When Sandeep Mulay Kumar and his wife were investing in a property in Bengaluru, his mother found out that he was paying less than his spouse Pramitha Ramaprakash because he was earning less than her.
“My mother took me into a corner and told me quietly that the fact that I’m earning less than my wife shouldn’t go out of the family,” laughs the 38-year-old, while explaining how truly entrenched the patriarchal concept of men being the primary breadwinners is when it comes to Indian families.
Her salary is higher
The first time in 2011, when Ramaprakash got a higher salary, Kumar admits that it did bruise his ego a bit. “Pramitha had quit her job after our marriage and moved to the UK because of my career. Six months later, she finds a job, two hours away from my office, and she has been offered more money than I earn,” says Kumar.
Being from a family, where his father had been the decision-maker, for a few honest minutes, he did wonder what his family and friends would say. However, later he accepted that it was money they were collectively earning. The couple moved to be closer to Ramaprakash’s office. “It was easier for me to do this as we were living independently, in the UK, away from parental pressure,” says Kumar. “In India it would have been more difficult to move cities for my wife’s job.”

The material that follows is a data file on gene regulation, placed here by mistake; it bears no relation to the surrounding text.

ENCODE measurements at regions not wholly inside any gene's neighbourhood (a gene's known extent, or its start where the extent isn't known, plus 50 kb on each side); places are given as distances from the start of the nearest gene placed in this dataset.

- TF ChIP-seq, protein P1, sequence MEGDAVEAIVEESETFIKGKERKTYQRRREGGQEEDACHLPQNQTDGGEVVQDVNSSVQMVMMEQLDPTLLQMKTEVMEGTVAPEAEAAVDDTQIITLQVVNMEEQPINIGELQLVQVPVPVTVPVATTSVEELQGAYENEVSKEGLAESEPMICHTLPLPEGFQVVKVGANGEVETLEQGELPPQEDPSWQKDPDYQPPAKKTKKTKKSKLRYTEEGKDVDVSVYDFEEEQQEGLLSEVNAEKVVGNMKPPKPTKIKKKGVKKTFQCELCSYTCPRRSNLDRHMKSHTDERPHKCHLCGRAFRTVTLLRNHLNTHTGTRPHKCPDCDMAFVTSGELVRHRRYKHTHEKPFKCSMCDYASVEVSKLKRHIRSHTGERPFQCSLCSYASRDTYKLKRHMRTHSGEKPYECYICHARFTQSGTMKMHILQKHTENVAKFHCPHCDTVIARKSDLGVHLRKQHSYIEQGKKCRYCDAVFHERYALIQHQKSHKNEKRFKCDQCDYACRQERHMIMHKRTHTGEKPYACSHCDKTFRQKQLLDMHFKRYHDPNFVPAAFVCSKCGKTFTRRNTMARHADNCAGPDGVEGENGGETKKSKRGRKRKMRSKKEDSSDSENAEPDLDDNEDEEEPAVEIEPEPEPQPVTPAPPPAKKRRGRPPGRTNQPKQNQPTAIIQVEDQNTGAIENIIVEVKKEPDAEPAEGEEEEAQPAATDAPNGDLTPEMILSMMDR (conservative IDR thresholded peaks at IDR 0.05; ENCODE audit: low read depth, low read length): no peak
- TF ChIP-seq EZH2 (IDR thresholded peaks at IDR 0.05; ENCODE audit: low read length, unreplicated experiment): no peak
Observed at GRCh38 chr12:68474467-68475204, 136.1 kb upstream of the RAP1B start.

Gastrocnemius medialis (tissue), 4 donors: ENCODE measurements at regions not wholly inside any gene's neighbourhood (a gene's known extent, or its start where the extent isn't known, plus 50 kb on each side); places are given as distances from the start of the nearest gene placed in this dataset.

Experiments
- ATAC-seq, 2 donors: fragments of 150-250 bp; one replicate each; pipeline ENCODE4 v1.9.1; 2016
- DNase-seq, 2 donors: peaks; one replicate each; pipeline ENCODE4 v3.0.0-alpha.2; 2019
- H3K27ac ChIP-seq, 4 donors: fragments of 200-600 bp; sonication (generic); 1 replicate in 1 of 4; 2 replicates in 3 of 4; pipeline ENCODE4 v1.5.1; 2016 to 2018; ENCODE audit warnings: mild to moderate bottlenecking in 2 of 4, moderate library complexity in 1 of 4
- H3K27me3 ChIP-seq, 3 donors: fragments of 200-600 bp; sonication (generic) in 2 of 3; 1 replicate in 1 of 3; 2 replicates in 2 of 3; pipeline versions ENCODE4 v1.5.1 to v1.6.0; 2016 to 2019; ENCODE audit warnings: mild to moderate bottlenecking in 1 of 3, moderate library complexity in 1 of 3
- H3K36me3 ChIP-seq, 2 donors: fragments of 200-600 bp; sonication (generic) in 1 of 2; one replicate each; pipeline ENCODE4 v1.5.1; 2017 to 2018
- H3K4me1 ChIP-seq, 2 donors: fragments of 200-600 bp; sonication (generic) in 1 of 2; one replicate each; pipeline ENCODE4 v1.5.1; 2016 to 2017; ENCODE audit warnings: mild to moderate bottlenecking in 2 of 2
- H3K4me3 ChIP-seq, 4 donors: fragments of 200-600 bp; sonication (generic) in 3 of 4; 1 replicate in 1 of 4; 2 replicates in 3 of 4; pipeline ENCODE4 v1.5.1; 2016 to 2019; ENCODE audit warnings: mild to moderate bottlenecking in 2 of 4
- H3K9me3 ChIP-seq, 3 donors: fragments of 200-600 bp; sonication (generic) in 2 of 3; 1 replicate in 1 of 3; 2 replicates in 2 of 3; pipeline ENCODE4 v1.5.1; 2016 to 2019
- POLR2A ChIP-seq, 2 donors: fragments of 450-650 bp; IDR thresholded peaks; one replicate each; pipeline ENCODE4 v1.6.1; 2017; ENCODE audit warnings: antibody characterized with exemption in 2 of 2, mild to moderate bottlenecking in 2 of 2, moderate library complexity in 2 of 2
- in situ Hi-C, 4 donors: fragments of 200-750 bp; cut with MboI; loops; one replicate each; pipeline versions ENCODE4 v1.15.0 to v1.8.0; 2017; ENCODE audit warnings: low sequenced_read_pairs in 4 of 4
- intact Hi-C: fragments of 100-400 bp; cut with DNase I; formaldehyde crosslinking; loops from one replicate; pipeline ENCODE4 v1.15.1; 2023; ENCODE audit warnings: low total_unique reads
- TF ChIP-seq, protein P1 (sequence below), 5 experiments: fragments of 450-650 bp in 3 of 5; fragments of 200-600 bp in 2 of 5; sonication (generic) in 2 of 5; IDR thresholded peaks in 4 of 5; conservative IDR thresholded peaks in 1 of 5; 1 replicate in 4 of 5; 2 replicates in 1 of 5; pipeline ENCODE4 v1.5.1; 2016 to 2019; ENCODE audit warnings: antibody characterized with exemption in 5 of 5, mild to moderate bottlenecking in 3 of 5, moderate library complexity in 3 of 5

Marriage, and after that childcare, according to a survey by National Sample Survey of India for 2011-2012, is one of the most common reasons for women to drop out of jobs in India. In 2011, around 50% of unmarried women in the 15-60 age bracket were in the labour force, while the proportion for married women was a mere 20%. The trend is more prominent in rural than urban women, as couples with white-collar jobs can outsource housework, childcare and eldercare—mostly seen as a woman’s job after marriage.
Sharing household and childcare work is the only way that 34-year-old Tripti Abhijata could continue to work as a full-time manager in a company in Switzerland. As she joined office back after her son was born, Rajan Thambehalli, her 34-year-old husband, took care of the house and of their three-year-old, starting his own company for quizzing.
Before having a child, both Abhijata and Thambehalli, were pursuing their own careers—Thambehalli as a consultant travelling around in Europe and Abhijata in Switzerland. After a child, moving frequently wasn’t possible. “We decided that we would move to the location of the spouse who gets a stable job first. It happened to be me,” explains Abhijata. In 2013, Thambehalli quit his job as a consultant, started his career afresh, ending up in “mom meetings”, she says.Continue reading “How to overcome challenges when a wife earns more than her husband”